Chris Helme ex Seahorses returns to Levfest
We are delighted to be welcoming Chris Helme back to Levenshulme, for what is becoming his regular autumn show. The ex-Seahorses man is a phenomenal live force.
Local special guests will be announced shortly...
Tickets priced at £9 are on sale online now via the links below:
They are also on sale from the bar at Freds Ale House
Chris Helme, who first rose to prominence as the front man of John Squire's post-Stone Roses band 'The Seahorses' released his brand new solo album on the 27th of August 2012. Still rightfully remembered for the anthemic Britpop classics Love Is The Law and Blinded By The Sun - songs that evoked everything the 90's stood for, the excitement, the culture and the bands that provided a voice in a period of political and social imbalance. Present day societal context may well in fact mirror those times but the man himself, now, appears cut from an entirely different cloth.
Helme's is an enviable back catalogue, bolstered further by his acclaimed works with The Yards, but it's The Rookery's knack for melody and imaginative, intricate, three-way guitar interplay that brings each track to such lush, blossoming, climaxes. Add to this Helme's keen ear for arranging and those brooding string passages resonate even more deeply.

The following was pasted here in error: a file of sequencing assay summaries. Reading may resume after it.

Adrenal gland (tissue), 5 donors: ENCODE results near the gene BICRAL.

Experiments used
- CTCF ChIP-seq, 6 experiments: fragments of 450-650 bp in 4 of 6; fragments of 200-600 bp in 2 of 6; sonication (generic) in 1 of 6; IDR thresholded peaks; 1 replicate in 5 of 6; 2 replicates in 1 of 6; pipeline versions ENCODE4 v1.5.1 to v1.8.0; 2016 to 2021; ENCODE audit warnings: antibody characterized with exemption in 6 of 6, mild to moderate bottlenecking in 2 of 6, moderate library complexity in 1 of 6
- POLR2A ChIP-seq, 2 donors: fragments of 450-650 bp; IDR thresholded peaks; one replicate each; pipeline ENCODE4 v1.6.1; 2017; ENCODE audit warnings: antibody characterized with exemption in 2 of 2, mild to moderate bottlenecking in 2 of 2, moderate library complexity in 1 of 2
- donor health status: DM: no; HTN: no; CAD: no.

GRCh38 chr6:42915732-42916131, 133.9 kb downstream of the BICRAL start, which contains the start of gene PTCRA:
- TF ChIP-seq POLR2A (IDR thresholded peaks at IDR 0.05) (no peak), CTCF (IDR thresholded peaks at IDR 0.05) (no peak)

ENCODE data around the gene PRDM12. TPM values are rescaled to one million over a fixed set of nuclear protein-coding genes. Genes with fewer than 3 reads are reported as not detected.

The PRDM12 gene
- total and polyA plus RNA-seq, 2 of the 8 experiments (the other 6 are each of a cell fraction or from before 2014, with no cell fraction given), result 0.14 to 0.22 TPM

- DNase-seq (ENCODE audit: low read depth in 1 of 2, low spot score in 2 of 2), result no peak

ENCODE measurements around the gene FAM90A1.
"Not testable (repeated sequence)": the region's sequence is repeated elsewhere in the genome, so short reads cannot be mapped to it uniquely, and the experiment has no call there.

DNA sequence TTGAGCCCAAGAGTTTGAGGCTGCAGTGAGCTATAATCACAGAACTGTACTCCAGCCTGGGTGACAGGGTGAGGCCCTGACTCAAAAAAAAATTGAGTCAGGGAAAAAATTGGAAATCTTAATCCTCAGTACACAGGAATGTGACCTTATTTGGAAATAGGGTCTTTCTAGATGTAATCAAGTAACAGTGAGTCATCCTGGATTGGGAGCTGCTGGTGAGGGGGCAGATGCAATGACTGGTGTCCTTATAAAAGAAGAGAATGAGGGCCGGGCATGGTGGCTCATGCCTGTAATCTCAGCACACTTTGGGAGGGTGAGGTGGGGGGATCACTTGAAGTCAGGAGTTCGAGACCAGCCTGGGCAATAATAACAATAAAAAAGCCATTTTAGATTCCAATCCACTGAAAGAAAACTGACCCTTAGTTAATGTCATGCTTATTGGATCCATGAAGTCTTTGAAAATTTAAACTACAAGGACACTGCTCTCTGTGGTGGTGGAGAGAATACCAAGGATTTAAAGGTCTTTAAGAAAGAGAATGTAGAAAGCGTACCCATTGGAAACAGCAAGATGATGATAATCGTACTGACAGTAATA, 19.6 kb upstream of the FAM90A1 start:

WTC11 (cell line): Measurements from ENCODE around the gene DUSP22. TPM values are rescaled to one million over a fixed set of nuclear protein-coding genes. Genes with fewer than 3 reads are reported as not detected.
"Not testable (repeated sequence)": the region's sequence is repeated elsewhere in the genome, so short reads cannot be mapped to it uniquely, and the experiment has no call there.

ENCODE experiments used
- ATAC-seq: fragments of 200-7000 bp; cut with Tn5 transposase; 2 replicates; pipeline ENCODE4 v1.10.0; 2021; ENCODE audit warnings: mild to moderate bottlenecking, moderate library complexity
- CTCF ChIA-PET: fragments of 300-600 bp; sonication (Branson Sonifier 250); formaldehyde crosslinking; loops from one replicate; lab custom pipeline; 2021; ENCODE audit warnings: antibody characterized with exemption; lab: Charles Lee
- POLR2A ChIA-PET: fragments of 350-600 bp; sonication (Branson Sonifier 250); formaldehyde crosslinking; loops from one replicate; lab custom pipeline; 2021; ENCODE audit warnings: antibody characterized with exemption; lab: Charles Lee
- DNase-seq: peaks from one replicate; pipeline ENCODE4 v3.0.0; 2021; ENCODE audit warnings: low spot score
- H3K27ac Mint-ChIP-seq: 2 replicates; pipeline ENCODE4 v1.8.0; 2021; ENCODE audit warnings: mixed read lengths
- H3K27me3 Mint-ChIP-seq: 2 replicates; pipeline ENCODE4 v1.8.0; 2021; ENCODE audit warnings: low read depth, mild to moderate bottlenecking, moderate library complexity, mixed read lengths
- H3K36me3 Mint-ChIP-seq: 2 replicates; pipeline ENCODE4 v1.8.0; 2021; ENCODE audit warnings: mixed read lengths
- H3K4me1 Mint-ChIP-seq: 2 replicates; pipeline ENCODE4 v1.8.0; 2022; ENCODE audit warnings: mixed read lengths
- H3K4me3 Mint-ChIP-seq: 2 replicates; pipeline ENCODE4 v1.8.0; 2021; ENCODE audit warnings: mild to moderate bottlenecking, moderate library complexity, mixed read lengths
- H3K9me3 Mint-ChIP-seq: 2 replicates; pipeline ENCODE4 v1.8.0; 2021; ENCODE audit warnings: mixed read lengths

Recorded in just 9 days at The Rookery, a country hideaway nestled in the wilds of the Yorkshire Dales, the album reveals a beguiling vulnerability in both Helme's voice and lyrics. The wonderfully restrained Darkest Days' somber refrain, 'Following you, leads me astray', rings out with the sentiment of changing direction, putting paid to past misdemeanors, while on the forthcoming single Long Way Round, Helme is found resolute in his plaintive cry, 'Now you've found yourself, you're on your own'. An apt lyric indeed as his solo path turns this dramatic corner.
There is plenty on offer here as Chris and producer Sam Forrest (Nine Black Alps) showcase their depth of sonic understanding as fuzzed out guitars are married with distorted Mellotron, melting strings, whistling feedback and haunting orchestral vocals. Melodies rooted in traditional folk structures are vividly reimagined on an album of startlingly rich variation. Even the Rolling Stones' stomp of Daddy's Farm bookended between the blues filth of Pleased and the gorgeously mellow Summer Girl, doesn't stick out, testament to Helme's most powerful weapon - his voice.
This aspect to his music was never in question. From the earliest days of his career, his voice always commanded attention, and The Rookery's variation is seemingly bound by this one continuous thread. File next to CSN&Y, Led Zeppelin 3, Buckley, The Coral, and enjoy.